FDA takes action to address tobacco epidemic

The U.S. Food and Drug Administration (FDA) has released two separate draft guidance documents to help fight the tobacco epidemic and prevent children from using tobacco.

The draft guidance documents implement provisions of the Family Smoking Prevention and Tobacco Control Act that will ultimately provide the public with previously unknown information about the chemicals in tobacco products and help prevent misleading marketing about the risks associated with tobacco products.

The first document provides guidance on how companies will comply with the requirement to report on the quantities of potentially harmful chemicals in tobacco products. The second document provides guidance to companies that seek to advertise or market a tobacco product as less harmful or associated with reducing the risk of tobacco-related disease.

The Family Smoking Prevention and Tobacco Control Act requires tobacco product manufacturers and importers to report quantities of harmful and potentially harmful constituents (HPHCs) found in tobacco products or tobacco smoke by brand and sub-brand. HPHCs are chemicals or chemical compounds in a tobacco product or tobacco smoke that cause, or could cause, harm to smokers or non-smokers.

While there are more than 7,000 chemicals in tobacco and tobacco smoke, the FDA has now established a list of 93 HPHCs that tobacco companies will be required to report for every regulated tobacco product sold in the U.S.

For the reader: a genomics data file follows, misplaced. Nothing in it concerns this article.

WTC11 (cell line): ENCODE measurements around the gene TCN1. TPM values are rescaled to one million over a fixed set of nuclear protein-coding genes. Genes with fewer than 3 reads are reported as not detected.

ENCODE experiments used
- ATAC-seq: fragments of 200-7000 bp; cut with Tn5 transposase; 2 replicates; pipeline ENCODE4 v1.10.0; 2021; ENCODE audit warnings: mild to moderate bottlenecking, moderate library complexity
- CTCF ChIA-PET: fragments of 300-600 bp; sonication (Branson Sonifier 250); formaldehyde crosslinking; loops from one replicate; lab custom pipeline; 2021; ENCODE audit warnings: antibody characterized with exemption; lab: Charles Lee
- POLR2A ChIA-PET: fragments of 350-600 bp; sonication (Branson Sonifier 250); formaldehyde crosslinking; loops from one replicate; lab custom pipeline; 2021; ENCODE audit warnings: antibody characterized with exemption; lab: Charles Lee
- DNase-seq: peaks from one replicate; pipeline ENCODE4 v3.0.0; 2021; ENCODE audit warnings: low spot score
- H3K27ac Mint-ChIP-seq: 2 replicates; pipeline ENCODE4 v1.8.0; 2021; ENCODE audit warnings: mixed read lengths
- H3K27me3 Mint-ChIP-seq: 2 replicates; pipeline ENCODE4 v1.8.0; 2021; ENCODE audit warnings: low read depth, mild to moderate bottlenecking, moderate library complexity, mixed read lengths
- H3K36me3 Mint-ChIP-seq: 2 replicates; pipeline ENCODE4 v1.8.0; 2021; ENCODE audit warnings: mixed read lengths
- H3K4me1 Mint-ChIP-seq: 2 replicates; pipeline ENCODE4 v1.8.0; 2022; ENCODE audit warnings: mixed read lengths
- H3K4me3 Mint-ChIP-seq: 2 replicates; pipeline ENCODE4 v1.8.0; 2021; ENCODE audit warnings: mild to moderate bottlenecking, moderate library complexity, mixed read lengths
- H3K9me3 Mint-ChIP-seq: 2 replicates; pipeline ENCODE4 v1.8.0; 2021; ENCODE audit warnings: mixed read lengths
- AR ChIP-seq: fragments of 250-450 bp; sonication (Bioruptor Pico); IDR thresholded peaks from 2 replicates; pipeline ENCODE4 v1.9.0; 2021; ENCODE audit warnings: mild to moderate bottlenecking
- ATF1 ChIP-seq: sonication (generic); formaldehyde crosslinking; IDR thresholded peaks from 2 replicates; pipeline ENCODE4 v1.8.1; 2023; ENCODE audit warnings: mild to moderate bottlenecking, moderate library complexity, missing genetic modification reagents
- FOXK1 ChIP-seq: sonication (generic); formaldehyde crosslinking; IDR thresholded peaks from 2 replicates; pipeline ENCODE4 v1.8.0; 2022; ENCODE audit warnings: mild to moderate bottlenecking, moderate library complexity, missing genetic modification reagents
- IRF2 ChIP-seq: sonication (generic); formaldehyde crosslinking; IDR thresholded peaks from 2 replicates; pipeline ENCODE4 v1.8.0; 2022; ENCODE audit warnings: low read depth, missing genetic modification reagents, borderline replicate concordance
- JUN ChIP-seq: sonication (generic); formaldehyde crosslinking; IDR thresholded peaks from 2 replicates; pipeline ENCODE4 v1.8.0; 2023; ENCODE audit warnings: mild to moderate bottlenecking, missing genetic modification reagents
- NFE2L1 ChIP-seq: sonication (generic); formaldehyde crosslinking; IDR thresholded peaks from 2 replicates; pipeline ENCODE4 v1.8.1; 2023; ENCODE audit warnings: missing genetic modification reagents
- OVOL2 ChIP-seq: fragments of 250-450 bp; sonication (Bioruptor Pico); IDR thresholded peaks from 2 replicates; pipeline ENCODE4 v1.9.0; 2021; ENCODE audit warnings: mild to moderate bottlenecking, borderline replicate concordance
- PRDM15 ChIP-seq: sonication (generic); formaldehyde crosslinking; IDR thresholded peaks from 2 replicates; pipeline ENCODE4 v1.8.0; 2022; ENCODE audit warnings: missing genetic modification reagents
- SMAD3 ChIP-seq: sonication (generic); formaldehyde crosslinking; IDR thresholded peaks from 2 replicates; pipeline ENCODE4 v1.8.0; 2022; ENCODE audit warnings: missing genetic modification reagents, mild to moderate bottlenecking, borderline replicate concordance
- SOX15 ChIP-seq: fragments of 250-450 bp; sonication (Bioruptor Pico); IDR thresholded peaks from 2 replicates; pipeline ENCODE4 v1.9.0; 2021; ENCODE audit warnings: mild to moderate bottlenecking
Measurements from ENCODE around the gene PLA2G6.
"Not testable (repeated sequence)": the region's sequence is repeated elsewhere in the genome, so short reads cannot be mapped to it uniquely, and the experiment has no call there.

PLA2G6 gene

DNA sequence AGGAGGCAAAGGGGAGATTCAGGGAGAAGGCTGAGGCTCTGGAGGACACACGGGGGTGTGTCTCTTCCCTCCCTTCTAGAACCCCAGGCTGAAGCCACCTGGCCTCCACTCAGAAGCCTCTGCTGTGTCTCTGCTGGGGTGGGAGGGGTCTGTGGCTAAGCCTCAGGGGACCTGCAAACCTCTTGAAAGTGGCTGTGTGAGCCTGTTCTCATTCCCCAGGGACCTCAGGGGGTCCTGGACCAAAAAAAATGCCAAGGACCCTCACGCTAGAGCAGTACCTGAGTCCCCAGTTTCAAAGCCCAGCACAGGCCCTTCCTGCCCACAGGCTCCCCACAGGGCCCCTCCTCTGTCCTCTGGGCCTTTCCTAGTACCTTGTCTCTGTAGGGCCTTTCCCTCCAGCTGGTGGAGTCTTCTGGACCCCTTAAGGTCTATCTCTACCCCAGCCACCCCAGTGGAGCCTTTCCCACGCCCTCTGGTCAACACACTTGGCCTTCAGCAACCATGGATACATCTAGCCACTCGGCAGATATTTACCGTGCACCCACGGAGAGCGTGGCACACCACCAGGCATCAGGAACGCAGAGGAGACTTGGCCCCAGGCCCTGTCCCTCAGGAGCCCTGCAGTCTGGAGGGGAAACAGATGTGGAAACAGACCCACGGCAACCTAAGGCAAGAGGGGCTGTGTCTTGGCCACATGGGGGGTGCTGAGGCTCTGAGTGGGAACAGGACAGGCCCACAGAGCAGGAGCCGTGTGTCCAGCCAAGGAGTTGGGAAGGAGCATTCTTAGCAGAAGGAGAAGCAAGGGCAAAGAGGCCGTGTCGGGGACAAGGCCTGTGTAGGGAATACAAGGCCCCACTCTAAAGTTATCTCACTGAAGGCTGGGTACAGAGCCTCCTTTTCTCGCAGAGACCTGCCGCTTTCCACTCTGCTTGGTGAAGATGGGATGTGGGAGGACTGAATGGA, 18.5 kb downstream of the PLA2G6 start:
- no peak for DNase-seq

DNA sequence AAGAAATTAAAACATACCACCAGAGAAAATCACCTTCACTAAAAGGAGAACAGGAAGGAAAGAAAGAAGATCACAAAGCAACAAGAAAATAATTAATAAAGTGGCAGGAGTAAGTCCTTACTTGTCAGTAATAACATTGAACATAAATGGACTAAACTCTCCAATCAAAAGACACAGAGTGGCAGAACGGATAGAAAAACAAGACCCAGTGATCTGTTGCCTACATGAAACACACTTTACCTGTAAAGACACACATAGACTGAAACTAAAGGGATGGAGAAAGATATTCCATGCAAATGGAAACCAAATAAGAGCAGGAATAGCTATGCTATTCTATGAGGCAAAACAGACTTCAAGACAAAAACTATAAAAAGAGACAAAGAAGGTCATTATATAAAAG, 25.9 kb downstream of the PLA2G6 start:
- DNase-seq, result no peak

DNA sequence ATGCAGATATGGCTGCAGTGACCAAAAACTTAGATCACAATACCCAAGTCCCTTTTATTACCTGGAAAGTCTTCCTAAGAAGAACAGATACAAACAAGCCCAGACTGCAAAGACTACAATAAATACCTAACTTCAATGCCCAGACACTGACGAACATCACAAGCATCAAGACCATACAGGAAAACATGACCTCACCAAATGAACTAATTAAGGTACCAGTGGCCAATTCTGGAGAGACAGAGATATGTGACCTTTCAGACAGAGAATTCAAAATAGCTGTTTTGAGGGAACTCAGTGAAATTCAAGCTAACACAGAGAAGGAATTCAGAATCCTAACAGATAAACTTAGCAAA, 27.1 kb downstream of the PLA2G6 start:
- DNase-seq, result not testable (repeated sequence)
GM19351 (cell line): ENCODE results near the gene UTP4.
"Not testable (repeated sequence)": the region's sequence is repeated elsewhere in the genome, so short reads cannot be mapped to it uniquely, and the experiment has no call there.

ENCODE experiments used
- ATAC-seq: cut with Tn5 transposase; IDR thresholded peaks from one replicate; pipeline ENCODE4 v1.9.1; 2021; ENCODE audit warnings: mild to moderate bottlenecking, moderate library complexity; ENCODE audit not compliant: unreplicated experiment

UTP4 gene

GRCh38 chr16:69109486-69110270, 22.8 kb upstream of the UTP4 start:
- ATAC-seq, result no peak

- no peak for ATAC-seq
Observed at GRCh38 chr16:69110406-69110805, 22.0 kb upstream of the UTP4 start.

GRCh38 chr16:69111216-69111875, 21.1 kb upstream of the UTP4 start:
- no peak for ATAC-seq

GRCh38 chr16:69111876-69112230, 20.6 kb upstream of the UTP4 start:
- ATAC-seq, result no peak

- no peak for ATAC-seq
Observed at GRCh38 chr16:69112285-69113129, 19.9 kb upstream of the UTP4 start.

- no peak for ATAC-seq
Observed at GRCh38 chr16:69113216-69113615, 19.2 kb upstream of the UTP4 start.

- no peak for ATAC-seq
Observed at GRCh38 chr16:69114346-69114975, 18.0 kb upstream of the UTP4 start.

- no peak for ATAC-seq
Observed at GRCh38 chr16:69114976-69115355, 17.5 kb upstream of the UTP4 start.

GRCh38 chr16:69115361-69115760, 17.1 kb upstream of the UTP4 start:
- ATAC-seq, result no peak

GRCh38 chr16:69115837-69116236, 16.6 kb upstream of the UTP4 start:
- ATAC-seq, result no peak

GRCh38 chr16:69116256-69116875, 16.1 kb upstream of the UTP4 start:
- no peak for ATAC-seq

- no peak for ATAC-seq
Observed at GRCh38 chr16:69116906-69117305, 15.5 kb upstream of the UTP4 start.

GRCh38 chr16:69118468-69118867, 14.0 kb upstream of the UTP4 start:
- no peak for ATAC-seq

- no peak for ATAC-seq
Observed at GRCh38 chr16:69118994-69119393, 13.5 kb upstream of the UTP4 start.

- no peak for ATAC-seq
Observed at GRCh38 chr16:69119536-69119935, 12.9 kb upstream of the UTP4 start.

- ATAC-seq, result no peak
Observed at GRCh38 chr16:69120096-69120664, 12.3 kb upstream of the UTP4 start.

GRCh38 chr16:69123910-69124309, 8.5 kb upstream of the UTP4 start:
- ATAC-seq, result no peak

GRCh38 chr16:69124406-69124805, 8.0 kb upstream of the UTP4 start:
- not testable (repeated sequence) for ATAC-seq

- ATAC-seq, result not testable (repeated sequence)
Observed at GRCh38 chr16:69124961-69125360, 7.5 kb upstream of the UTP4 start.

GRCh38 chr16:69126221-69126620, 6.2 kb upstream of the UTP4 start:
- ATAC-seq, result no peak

The FDA also issued draft guidance on submitting applications to sell modified risk tobacco products, tobacco products that are sold, distributed, or marketed with a claim to reduce harm or the risk of tobacco-related disease. The draft guidance describes scientific studies and analyses an applicant should submit to demonstrate its product will, or is expected to, significantly reduce harm or exposure to individuals and benefit the health of the population as a whole.

The draft guidance document and a December 2011 report from the Institute of Medicine titled "Scientific Standards for Studies on Modified Risk Tobacco Products" are open for comments from the public until June 4, 2012.

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